This discussion centers around the way we treat bees. Do bees feel pain, get agitated, and suffer as humans do, and most of all, are bees truly sentient beings deserving more empathy from humans? Those who love bees and harvest bees’ honey, pollen, and beeswax should answer the question: is beekeeping ethical? This article shows you why we ought to be more invested in the welfare of bees and be especially concerned about their natural surroundings.
What is ethical beekeeping, and how does it affect bees and their ecosystem?
Ethical beekeeping is about shifting the focus away from honey and bee products to protecting the bee and preserving its natural habitat.
Ethical beekeeping encompasses all the strategies that effectively minimize the carbon footprint that may be left behind in the apiary.
Ethical beekeeping calls for agriculturists, conservationists, and businesses to stop profiting from bees at any cost. Honey, honeycombs, and beeswax are lucrative markets; humans should not optimize revenues at the bees’ expense.
One of the rarest and most medically valued varieties of honey called mad honey is highly regarded because it is a product that follows naturally growing beekeeping practices which do not harm bees and do not destroy their ecosystem.
Top 5 Ways of ensuring ethical beekeeping in your apiary
- Don’t take more honey than bees need for survival – the bee has evolved a consumption pattern that seldom varies and is meticulously timed to the seasons. In the warmer months, when crops are growing, and flowers are in full bloom, the bees maximize honey production, using what is necessary for their daily needs.
In the cooler months, in some places, temperatures dip below 50 degrees Fahrenheit; the bee does not move out of the cozy confines of the hive and stores maximum honey to compensate for needs in the lean phase of honey making.
So, ethical concerns beekeeping rule one is to avoid honey gathering during fall and colder, more severe winter months when bees’ honey needs are maximum, and any significant reduction in honey stocks in this period seriously jeopardizes the whole hive, placing bees at risk for starvation.
- Minimize Comb harvesting so bees can rebuild faster – it’s easy to lose sight of the fact that bees expend tremendous energy producing the waxy substance to build the incredibly complex comb that’s their infrastructure for storing and sealing honey.
Most bees work hard making combs, and many more die. Removing the comb at frequent intervals places the bee community under maximum stress.
Ethical beekeeping rule two says to extract honey but minimize damage to the honeycomb. Leave a good portion of the comb undamaged to the extent possible so the bees don’t have to rebuild the hive from scratch every time you’ve harvested their produce.
Gathering honeycombs intermittently or infrequently would be the most ethical thing a beekeeper can do.
- Optimize beehive size to take pressure off the bees – a medium-sized or smaller hive maximizes honey production because the bees, more significant in number, are optimally enabled to accelerate honey production without stress. The bees are well-fed, more robust, and efficient in small, manageable hives.
Ethical beekeeping rule three says don’t build a hive that’s too big for the bee colony to handle. You mustn’t force bees to work themselves to death to satisfy your greed to maximize honey production and profits.
- Avoid Colony Collapse Disorder; don’t transport hives to lands unfamiliar to bees – a bee colony is symbiotically networked to its habitat, and bee activity throughout the year closely follows the ebb and flow of the seasonal plant growth cycles. Removing a bee colony from its chosen ecosystem and transplanting it elsewhere isn’t good for the bees.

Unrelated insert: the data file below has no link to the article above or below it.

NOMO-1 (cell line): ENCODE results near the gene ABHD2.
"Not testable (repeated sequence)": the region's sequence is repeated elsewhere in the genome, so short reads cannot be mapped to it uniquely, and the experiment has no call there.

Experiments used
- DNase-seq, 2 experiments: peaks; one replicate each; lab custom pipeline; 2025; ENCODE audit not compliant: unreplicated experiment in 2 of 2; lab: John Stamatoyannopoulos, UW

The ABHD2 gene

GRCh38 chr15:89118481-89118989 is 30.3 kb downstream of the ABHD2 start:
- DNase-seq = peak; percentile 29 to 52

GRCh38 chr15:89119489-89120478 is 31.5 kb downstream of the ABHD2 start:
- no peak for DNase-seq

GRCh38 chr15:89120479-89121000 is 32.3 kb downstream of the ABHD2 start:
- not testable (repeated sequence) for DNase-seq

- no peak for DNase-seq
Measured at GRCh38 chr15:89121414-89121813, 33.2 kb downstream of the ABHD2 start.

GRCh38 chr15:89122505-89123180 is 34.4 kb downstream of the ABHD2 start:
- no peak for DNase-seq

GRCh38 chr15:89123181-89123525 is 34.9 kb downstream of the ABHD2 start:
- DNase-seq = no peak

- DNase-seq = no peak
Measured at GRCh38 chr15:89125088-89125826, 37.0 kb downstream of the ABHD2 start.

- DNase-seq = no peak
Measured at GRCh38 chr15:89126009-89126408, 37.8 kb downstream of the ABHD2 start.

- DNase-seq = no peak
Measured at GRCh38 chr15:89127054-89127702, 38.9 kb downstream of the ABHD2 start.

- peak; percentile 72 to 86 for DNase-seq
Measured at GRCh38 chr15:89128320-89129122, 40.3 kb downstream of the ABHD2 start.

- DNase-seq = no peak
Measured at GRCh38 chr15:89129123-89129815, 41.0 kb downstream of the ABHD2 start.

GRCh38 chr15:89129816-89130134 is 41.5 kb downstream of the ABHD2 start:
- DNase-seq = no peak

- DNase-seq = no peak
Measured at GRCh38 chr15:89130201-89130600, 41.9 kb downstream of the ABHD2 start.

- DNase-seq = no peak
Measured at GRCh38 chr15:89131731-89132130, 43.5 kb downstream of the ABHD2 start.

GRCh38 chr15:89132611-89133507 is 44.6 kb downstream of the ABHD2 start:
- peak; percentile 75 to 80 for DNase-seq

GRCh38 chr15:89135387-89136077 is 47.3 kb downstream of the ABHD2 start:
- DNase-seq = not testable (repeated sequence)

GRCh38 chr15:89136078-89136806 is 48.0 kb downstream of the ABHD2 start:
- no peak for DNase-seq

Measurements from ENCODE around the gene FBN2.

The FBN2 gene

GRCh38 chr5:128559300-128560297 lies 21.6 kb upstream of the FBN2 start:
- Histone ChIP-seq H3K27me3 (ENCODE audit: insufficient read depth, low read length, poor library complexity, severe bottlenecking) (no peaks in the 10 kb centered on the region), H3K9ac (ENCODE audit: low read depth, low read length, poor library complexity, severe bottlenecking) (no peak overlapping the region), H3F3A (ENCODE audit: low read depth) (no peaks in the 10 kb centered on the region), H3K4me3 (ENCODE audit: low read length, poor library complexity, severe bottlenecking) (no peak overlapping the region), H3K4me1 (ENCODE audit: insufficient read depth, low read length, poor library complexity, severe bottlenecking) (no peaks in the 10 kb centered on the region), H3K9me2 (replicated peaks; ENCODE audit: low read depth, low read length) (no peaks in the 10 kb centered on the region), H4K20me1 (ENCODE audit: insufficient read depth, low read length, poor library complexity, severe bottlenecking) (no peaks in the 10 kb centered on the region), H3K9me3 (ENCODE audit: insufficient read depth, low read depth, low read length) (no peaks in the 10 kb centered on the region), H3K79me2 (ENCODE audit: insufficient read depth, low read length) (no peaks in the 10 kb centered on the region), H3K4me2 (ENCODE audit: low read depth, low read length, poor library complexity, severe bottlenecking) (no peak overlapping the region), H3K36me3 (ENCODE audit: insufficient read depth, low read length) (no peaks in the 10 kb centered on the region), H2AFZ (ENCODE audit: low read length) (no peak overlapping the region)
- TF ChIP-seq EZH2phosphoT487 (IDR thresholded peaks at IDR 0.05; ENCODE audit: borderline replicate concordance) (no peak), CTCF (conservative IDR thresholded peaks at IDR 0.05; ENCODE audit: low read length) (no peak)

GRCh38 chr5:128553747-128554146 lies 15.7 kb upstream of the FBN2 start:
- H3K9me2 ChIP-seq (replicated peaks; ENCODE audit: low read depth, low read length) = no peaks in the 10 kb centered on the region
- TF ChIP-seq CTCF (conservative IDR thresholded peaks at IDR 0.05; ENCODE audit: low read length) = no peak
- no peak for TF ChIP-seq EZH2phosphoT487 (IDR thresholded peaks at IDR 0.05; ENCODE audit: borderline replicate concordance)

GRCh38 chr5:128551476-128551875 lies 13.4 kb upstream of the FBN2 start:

Ethical beekeeping rule four is not transporting bees to unknown territory to pollinate unfamiliar crops that might confuse and disorient bees. Most bees may not make it back to their hives alive.
Migratory beekeeping bodes ill for a beehive’s health and longevity and is an experiment that is best abandoned. Say no to transporting bees to strange places to forage, feed and pollinate, where bees face the trauma of surviving.
- Avoid breeding bees artificially through insemination – a naturally grown Queen bee of healthy reproductive age is enough to sustain the demand of the growing beehive’s worker population.
Increasingly, beekeepers are opting for artificial insemination, a method that selectively harvests semen from specialized drone bees, which is then used to inseminate larger groups of queens.
Ethical beekeeping rule five is to avoid artificially inseminating bees, which weakens bees, making them lose their inner vitality and productivity.
The most favored option should be to eschew all practices that interfere with a bee’s natural breeding processes, preserving the bee’s natural vitality and strength over successive generations.
The crux of ethical beekeeping is not to disturb how honey bees behave and to change how we think and generate awareness within ourselves of the burden bees carry. Bees can significantly safeguard and sustain their ecosystem, which plants and humans depend upon.
Beekeepers, businesses, nature conservationists and governmental departments must cautiously check their footprint, develop empathy for bees and allow these beautiful pollinators the space and freedom they crave.
We have shown you where humans must draw the line and what constitutes acceptable behavior, whether you nurture bees for personal joy or grow them commercially.
Ethical beekeepers’ collective wisdom and awareness help the bees live and thrive for a good reason – human survival depends on the food on store shelves, which depends on bee pollination.
Speaks from heart, always too passionate and driven by emotions. Spins the words with kindness & sharpness, intriguing your ever-inscrutable minds.